The strong financial starting position of many businesses should help to limit risks to financial stability. While the profit margins of many businesses are around pre-pandemic levels, some businesses are likely to remain under financial pressure over the coming period as sales growth remains subdued; in addition, strong growth in the costs of labour and other inputs is expected to moderate only gradually. This is particularly true of discretionary sectors, as many households have pulled back on non-essential consumption, and conditions remain challenging in parts of the construction sector. Yet, the overall level of profitability and strong balance sheets among businesses reduce the risk of widespread financial stress, and arrears on bank loans to businesses are low.

Conditions remain challenging in domestic CRE (in particular, office) markets, though there is little evidence to date of financial stress among owners of Australian CRE. Prices continue to ease and transaction volumes remain subdued, though there have been few signs of distressed sales. One key risk to conditions in the domestic CRE market stems from the possible withdrawal of foreign lenders and investors owing to a further deterioration in international CRE markets. Some domestic NBFIs also have material exposures to CRE, though some (including superannuation funds and unit trusts) use little or no leverage and most have measures in place to manage the effects of investor redemptions. The limited size and more conservative nature of bank lending to CRE in Australia than in the past means the systemic risks to the banking system are lower than in previous downturns in CRE markets.

Overall, the risks to the financial system from lending to households and businesses remain contained based on the current economic outlook. While banks expect loan arrears to pick up further, most Australian households and businesses appear positioned to manage the pressure on their finances from inflation and interest rates. However, the expected easing in labour market conditions and subdued growth in activity are likely to present further challenges for some households and businesses this year. These challenges would intensify if economic conditions were to deteriorate by more than expected or if inflation is more persistent than forecast in the February Statement.

The Australian financial system has a high level of resilience and is well positioned to continue to support the economy.

Australian banks are well prepared to handle an expected increase in loan losses in the period ahead. This expected increase in loan losses would be coming from a very low base. Banks’ overall capital levels are high, profits are healthy and the very low percentage of borrowers in negative equity on their loans further protects banks against credit losses. The recent stress test conducted by the Australian Prudential Regulation Authority concluded that large banks could continue to make credit available to borrowers even in a severe (but plausible) economic downturn. Banks also have strong liquidity positions, which should assist them if there were to be temporary funding market disruptions.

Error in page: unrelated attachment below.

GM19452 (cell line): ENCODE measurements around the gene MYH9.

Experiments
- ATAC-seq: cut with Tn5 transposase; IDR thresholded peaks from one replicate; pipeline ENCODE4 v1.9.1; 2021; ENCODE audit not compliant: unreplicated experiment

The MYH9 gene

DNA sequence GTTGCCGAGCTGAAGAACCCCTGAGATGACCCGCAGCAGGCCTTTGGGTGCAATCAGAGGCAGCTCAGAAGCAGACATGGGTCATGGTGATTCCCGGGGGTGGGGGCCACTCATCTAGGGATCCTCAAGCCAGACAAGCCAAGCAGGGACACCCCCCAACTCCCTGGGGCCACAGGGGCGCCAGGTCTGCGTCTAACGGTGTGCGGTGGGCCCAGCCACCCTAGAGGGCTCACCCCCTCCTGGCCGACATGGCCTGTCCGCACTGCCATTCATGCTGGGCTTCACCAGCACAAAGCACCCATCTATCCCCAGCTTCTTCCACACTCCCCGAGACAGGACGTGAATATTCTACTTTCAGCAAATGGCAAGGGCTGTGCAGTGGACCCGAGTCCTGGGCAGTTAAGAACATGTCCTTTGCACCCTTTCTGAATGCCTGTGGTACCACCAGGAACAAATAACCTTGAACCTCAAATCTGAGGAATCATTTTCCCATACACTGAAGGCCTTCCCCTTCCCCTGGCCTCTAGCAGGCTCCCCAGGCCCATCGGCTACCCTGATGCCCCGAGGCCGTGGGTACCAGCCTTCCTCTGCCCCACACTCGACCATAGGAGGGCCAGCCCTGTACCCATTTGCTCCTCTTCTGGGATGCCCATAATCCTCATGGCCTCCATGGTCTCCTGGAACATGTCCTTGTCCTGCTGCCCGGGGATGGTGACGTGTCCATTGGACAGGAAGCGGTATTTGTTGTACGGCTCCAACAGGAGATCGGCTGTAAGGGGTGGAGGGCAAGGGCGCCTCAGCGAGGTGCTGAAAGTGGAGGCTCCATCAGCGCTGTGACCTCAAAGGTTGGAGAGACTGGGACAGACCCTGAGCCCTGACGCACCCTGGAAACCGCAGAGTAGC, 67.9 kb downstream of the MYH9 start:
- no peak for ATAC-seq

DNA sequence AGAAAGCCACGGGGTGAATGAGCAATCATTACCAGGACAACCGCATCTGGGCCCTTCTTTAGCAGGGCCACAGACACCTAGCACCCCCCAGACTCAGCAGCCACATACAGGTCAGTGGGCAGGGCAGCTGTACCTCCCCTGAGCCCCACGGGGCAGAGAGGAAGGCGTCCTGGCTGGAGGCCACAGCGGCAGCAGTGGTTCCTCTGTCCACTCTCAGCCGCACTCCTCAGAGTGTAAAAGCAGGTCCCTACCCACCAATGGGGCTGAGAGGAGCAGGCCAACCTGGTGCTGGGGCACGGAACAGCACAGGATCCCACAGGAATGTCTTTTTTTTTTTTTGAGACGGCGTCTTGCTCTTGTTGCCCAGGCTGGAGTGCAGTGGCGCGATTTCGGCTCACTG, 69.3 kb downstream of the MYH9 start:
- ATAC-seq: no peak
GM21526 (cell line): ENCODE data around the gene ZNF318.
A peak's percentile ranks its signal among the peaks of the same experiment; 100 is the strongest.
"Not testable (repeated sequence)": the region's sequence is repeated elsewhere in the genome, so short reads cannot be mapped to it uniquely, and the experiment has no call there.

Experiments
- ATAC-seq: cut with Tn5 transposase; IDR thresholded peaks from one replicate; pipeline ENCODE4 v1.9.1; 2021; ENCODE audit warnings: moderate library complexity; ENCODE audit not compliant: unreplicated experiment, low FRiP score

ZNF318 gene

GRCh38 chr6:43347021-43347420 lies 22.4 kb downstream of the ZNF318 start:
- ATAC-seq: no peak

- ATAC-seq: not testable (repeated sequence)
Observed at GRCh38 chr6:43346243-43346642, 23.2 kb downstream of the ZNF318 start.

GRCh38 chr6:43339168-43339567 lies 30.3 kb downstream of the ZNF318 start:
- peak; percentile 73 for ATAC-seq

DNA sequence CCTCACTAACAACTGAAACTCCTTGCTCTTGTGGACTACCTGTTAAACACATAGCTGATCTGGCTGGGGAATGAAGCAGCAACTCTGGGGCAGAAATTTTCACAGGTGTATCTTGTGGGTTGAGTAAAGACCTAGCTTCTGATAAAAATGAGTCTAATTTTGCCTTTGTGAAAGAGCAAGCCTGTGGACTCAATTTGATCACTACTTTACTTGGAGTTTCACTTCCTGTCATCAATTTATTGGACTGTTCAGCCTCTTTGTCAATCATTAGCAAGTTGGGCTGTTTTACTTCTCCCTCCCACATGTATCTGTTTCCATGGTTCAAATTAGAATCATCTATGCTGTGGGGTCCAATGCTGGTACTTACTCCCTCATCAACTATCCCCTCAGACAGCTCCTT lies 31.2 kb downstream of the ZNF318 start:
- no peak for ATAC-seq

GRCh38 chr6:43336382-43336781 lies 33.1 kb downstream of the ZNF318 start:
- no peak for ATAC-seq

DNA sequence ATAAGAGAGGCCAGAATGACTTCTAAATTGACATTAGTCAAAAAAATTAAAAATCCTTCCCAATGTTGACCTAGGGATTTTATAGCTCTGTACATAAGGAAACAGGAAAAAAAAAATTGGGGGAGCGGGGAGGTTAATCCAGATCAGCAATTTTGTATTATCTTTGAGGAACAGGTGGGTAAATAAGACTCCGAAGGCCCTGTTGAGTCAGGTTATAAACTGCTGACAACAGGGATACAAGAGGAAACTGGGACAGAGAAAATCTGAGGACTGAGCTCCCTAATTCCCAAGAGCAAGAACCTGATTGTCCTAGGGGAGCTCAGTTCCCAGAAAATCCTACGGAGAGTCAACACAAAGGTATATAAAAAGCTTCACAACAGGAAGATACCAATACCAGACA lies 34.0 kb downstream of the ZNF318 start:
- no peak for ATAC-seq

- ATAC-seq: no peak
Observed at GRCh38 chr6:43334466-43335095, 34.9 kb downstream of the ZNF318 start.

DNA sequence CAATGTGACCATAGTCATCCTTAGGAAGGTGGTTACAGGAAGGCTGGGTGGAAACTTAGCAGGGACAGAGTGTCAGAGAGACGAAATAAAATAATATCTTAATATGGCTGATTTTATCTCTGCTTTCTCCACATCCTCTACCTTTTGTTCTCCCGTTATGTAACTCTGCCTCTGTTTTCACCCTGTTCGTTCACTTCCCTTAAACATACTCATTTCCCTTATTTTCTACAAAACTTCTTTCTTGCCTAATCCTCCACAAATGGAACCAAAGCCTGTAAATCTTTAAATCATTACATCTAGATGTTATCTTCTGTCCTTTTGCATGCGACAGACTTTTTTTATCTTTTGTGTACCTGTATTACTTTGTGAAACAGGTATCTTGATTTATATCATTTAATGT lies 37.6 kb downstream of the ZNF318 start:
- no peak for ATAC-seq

Risks to financial stability posed by Australian NBFIs are relatively contained. Around half of the Australian NBFI sector is comprised of prudentially regulated superannuation funds, which have low leverage and the ability to pass on investment risks to their members (in contrast to the greater risk profile of NBFIs in global financial centres). While the overall risks in the Australian NBFI sector appear to be contained, data gaps (including in relation to CRE activities) prevent the identification of potential vulnerabilities in less-regulated NBFIs. As a result, member agencies of the Council of Financial Regulators continue to pursue work aimed at strengthening the visibility and monitoring of NBFIs’ activities in Australia.

Strengthening institutions’ operational resilience to threats emanating from outside the financial system remains a regulatory priority.

Financial institutions’ operational resilience is critical to the overall resilience of the Australian financial system. The adoption of new technologies, including artificial intelligence and cloud infrastructures, brings many benefits but also risks, particularly in an environment of escalating cyber threats, geopolitical risks and increasing use of third-party providers. Strong governance and operational risk management practices by financial institutions are critical to maintaining operational resilience in a high-threat environment. This will continue to be a key area of focus for financial regulators in Australia.

Source – In Brief: Financial Stability Review – March 2024 | RBA